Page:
The Guiding Principles of Aesthetics for Veneers, Bridges, Crowns, and Dental Implants – Part 2

Welcome back to the continuation of our two part series on the Guiding Principles of Aesthetics. In Part 1 we discussed the Golden Mean and Golden Spirals. In this installment, we’ll be discussing the last part, known as the Golden Rectangles. If you are interested in learning more, be sure to check out my book, A Guide to the Perfect Smile, where we dive even further into the “aesthetics of nature” and how these principles relate to the smile.

Golden Rectangles

The 1 to 1.6 ration has intrigued experts for centuries because of its manifestation in aesthetics. It occurs in triangles, circles, and spirals, but most notably in the Golden Rectangle, a figure with two sides bearing the magical relationship to each other. The Golden Rectangle is considered one of the most visually appealing geometric forms. For years, experts have been finding examples in everything from the edifices of ancient Greece to the best-known art masterpieces through the centuries. Even the proportions of the famous Parthenon in Greece bore witness to the Golden Rectangle’s influence. In the thirteenth century, Thomas Aquinas, who was instrumental in resurrecting the thought of the ancient Greek philosopher, Aristotle, stated a fundamental truth about aesthetics – that “the senses delight in things duly proportioned.” St. Thomas was expressing the direct and very often measurable relationship between beauty and mathematics – a relationship that applies to natural beauty and man’s art.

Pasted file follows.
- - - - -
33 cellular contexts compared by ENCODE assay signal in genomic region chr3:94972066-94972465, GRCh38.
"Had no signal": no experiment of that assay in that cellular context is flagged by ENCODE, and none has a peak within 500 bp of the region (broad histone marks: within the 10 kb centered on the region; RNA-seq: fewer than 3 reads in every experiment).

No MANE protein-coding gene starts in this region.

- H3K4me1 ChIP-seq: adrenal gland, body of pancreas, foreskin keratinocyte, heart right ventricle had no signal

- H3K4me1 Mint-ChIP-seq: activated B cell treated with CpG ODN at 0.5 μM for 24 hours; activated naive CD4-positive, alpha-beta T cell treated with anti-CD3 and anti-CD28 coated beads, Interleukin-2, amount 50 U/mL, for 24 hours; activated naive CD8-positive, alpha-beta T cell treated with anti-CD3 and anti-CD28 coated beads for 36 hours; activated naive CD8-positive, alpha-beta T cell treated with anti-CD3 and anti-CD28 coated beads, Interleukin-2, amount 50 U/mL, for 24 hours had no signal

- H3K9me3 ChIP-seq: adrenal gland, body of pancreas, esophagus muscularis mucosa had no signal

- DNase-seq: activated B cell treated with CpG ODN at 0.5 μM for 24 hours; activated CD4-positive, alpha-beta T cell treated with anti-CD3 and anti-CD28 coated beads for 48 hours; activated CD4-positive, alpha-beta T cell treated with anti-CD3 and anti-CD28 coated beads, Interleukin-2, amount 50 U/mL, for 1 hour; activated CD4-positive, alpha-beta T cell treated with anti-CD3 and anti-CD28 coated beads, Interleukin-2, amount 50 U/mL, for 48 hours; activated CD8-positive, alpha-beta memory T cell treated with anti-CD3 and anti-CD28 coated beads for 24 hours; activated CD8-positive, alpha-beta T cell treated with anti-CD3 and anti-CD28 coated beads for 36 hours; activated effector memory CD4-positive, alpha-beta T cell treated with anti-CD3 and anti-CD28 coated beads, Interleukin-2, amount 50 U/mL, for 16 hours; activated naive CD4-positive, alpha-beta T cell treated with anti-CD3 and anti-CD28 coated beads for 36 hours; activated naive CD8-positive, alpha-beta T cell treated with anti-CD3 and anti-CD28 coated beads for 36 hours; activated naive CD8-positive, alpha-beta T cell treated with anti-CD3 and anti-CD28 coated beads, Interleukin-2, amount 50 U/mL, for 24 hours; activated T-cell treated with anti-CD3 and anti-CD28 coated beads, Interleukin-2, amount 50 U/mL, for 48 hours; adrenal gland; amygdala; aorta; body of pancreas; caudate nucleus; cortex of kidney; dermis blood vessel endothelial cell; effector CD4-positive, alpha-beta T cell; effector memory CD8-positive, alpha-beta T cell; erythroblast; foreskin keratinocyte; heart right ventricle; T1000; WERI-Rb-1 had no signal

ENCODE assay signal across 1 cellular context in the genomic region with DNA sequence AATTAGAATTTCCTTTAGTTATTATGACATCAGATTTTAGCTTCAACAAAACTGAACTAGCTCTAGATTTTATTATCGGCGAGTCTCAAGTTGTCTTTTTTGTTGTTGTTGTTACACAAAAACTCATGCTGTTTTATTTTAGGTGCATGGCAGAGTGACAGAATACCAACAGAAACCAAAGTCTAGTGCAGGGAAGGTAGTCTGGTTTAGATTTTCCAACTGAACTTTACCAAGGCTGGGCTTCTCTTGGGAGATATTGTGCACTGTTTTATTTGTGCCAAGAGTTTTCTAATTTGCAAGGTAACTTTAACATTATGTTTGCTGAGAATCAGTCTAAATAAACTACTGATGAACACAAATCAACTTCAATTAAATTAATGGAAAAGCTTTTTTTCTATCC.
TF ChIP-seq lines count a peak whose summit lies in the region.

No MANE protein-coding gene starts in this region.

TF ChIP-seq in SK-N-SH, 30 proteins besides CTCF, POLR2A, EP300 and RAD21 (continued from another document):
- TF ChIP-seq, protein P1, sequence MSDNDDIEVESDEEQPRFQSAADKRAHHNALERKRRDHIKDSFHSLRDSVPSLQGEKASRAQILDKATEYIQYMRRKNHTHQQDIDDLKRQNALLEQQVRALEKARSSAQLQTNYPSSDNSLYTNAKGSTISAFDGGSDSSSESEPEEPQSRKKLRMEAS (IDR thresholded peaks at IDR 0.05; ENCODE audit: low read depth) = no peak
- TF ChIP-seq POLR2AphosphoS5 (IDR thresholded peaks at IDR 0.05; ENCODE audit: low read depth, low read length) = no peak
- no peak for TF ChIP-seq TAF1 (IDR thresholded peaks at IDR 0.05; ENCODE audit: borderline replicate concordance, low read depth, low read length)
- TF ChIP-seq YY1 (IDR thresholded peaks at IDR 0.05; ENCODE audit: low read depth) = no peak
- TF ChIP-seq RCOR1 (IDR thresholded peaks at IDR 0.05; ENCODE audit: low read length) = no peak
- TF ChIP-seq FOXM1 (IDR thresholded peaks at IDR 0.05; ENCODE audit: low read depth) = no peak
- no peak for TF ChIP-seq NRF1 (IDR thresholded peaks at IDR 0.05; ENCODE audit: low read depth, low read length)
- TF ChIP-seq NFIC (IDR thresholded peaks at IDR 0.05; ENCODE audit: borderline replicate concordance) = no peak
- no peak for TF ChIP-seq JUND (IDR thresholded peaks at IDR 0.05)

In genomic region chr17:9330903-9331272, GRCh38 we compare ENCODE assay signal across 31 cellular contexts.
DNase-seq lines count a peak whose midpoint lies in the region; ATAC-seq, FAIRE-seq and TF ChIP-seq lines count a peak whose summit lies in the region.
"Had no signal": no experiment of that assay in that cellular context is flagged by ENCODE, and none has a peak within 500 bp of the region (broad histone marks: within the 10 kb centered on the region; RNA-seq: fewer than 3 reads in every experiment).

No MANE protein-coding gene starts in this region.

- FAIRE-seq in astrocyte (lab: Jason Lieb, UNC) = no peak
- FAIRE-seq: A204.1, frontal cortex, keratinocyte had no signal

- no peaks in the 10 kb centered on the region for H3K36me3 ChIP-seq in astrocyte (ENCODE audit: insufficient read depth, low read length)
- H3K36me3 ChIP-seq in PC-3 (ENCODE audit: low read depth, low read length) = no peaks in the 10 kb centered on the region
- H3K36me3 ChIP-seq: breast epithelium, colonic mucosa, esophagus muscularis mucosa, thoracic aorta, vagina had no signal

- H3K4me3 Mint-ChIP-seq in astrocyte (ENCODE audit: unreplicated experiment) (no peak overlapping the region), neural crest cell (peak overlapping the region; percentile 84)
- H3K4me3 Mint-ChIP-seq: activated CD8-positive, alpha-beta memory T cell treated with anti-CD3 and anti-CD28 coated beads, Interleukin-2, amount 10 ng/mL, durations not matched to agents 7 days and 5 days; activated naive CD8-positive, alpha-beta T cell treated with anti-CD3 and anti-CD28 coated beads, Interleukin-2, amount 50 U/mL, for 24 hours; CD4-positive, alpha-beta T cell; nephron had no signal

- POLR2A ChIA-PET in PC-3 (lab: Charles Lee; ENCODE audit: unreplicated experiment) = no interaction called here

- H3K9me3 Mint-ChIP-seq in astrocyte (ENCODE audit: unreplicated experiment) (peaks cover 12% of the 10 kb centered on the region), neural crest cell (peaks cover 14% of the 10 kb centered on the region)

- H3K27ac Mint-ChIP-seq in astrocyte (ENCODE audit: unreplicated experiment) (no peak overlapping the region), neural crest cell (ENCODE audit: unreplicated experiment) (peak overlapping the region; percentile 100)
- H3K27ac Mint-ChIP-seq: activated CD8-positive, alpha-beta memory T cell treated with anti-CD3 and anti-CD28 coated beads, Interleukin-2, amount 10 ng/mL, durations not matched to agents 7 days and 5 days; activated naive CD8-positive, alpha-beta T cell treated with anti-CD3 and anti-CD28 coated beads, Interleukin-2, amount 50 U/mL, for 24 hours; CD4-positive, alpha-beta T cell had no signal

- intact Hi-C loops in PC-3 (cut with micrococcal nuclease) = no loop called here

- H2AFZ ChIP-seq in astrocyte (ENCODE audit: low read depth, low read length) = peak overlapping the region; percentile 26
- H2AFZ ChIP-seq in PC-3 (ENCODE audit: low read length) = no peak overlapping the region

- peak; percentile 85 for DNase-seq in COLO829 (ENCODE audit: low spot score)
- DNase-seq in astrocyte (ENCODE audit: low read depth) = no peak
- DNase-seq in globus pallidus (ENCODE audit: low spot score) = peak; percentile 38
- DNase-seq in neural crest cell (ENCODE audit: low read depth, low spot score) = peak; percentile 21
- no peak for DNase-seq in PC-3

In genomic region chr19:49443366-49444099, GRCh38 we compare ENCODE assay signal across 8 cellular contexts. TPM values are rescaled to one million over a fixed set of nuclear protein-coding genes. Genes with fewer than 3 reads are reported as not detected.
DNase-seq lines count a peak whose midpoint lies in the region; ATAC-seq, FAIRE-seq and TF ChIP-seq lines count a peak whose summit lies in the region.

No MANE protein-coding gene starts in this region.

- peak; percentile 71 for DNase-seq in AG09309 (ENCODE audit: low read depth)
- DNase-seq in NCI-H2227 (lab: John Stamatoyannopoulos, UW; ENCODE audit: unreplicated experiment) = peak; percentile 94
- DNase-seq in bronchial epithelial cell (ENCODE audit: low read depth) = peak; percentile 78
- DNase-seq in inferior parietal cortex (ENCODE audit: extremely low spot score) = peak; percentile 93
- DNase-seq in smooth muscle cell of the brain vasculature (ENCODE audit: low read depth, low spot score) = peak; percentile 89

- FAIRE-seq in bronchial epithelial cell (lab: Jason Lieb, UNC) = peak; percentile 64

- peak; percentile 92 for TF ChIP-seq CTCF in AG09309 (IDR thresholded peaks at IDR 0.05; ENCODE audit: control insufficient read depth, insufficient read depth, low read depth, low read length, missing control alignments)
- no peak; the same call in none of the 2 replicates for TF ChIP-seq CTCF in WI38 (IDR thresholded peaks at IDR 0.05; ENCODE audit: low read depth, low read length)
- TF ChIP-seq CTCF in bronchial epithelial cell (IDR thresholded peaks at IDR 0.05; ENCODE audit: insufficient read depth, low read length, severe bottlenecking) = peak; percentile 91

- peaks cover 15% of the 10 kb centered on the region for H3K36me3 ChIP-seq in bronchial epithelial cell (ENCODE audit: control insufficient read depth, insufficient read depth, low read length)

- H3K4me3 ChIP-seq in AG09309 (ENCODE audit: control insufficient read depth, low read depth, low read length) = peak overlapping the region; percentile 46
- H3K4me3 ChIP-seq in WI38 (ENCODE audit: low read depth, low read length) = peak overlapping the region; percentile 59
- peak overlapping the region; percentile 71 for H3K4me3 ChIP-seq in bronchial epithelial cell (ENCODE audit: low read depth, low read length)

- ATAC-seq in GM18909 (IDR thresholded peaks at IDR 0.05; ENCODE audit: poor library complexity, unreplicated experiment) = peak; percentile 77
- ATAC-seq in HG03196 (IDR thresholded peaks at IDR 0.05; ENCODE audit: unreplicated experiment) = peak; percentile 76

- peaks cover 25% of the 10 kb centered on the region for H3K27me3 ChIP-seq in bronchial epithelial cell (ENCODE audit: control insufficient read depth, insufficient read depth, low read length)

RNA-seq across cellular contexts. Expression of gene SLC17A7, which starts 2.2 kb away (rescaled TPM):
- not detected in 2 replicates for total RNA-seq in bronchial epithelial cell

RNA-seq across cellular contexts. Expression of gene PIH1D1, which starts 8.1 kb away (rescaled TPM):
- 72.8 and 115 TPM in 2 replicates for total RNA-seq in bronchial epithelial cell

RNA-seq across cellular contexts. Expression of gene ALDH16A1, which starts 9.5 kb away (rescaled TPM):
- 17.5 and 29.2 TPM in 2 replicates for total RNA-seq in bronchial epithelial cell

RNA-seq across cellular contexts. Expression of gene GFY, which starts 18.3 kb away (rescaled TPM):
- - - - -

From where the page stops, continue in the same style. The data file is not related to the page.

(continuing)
With the knowledge that the 1 to 1.6 relationship works throughout nature, it was only a matter of time before early physicians and dentists began to opine on this relationship vis-à-vis the teeth. As dentists applied these theories to the teeth, however, a certain controversy arose. The question was whether the golden relationship was to be found in the natural, beautiful smile, as in other aspects of nature. And if it was, whether it was based on the relationship of one tooth to the other or on a general relationship of the smile relative to the overall proportions of the face.

Several of my articles argue that the answer is both – that the relationship is actually a marriage of these concepts. Dentists weren’t seeing this, and for two reasons.

First, they were measuring only the relative width of teeth instead of their width in relationship to their height. But how can you say that something is golden by definition, mathematically, width and height, if you’re only looking at the width? If the desired proportions is 1 to 1.6 and you’re dealing with a very long tooth in one person’s mouth, surely it can’t have the same width proportion as a very short tooth in someone else’s mouth.

Second, they were measuring the teeth individually instead of in relation to each other. My work showed that the two front top teeth, when viewed together as a unit, are golden in proportions, with a width-to-height ratio of 1 to 1.6. Once you’ve got these two teeth figured out as a Golden Rectangle, you can show their relationship to the other teeth and the overall relationship that the teeth will have to the smile and the face.

Edward S. Philips, D.D.S.

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